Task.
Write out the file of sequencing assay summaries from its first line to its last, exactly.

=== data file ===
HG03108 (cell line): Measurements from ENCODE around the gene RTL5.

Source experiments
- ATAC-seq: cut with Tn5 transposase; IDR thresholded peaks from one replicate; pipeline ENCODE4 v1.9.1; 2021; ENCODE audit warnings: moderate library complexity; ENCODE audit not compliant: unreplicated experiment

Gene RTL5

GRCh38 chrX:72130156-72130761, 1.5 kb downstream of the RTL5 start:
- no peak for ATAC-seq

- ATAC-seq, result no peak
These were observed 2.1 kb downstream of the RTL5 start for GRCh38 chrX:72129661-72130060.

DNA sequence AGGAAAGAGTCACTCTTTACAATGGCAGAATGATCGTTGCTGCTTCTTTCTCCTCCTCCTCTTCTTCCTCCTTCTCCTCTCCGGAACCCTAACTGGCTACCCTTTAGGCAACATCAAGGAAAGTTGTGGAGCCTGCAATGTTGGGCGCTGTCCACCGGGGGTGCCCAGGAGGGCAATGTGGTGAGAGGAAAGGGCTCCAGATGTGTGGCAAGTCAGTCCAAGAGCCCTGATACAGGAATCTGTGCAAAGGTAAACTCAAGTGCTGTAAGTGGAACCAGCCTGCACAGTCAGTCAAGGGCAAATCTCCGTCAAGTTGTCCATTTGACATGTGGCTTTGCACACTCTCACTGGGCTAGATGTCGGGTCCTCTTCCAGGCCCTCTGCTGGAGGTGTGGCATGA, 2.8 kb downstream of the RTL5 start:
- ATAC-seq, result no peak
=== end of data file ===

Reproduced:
HG03108 (cell line): Measurements from ENCODE around the gene RTL5.

Source experiments
- ATAC-seq: cut with Tn5 transposase; IDR thresholded peaks from one replicate; pipeline ENCODE4 v1.9.1; 2021; ENCODE audit warnings: moderate library complexity; ENCODE audit not compliant: unreplicated experiment

Gene RTL5

GRCh38 chrX:72130156-72130761, 1.5 kb downstream of the RTL5 start:
- no peak for ATAC-seq

- ATAC-seq, result no peak
These were observed 2.1 kb downstream of the RTL5 start for GRCh38 chrX:72129661-72130060.

DNA sequence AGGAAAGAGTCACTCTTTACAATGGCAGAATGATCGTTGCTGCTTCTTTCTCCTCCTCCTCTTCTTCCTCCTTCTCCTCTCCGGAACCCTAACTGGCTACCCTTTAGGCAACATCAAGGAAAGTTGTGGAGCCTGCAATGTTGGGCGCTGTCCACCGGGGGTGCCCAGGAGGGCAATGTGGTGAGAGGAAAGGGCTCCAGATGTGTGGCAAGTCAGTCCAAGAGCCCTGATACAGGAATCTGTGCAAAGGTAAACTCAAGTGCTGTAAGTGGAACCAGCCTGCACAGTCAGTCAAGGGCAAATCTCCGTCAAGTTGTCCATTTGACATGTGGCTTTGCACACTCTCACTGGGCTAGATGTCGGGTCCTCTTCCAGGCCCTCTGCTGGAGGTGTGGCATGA, 2.8 kb downstream of the RTL5 start:
- ATAC-seq, result no peak